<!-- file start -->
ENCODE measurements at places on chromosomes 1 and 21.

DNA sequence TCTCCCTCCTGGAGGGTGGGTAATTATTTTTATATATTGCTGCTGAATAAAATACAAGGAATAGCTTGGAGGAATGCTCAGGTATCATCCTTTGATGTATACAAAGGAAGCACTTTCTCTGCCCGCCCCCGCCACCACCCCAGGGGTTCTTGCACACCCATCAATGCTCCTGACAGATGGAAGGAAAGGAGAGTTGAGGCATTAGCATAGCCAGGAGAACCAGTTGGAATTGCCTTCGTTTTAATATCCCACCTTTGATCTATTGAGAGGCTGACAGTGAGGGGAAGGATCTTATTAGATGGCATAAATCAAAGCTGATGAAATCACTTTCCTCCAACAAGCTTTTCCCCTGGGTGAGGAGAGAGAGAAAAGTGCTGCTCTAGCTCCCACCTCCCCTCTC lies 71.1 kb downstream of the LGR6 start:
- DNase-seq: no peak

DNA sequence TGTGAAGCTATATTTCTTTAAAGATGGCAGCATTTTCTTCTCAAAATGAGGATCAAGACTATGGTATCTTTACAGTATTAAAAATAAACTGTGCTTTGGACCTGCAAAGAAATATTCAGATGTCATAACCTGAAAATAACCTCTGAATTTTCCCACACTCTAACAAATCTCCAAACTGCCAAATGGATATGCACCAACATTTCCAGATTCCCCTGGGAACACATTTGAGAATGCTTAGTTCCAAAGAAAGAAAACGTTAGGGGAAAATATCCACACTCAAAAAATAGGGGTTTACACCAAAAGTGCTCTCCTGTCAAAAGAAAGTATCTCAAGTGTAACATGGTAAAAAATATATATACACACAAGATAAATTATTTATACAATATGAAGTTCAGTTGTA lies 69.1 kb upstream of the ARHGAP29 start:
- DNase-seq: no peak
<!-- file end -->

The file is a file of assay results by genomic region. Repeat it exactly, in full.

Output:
ENCODE measurements at places on chromosomes 1 and 21.

DNA sequence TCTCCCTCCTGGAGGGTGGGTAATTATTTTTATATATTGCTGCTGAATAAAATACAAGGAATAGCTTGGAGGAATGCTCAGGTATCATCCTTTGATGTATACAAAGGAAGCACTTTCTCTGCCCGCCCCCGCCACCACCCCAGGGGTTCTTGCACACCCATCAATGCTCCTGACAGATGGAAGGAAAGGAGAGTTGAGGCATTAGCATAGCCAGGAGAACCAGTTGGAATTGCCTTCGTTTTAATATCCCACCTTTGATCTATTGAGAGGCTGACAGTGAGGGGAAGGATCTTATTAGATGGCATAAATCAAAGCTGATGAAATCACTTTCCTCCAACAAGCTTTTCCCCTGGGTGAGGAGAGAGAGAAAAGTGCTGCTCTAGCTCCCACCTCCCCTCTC lies 71.1 kb downstream of the LGR6 start:
- DNase-seq: no peak

DNA sequence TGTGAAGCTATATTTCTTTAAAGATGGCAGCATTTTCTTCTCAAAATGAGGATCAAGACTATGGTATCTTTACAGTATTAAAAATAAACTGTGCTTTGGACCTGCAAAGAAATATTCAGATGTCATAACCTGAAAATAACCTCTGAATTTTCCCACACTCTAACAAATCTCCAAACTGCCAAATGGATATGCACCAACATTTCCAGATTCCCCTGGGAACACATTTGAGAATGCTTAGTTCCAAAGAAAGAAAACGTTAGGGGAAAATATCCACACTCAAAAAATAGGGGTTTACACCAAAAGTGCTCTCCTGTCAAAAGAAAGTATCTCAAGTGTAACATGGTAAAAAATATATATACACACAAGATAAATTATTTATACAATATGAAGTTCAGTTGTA lies 69.1 kb upstream of the ARHGAP29 start:
- DNase-seq: no peak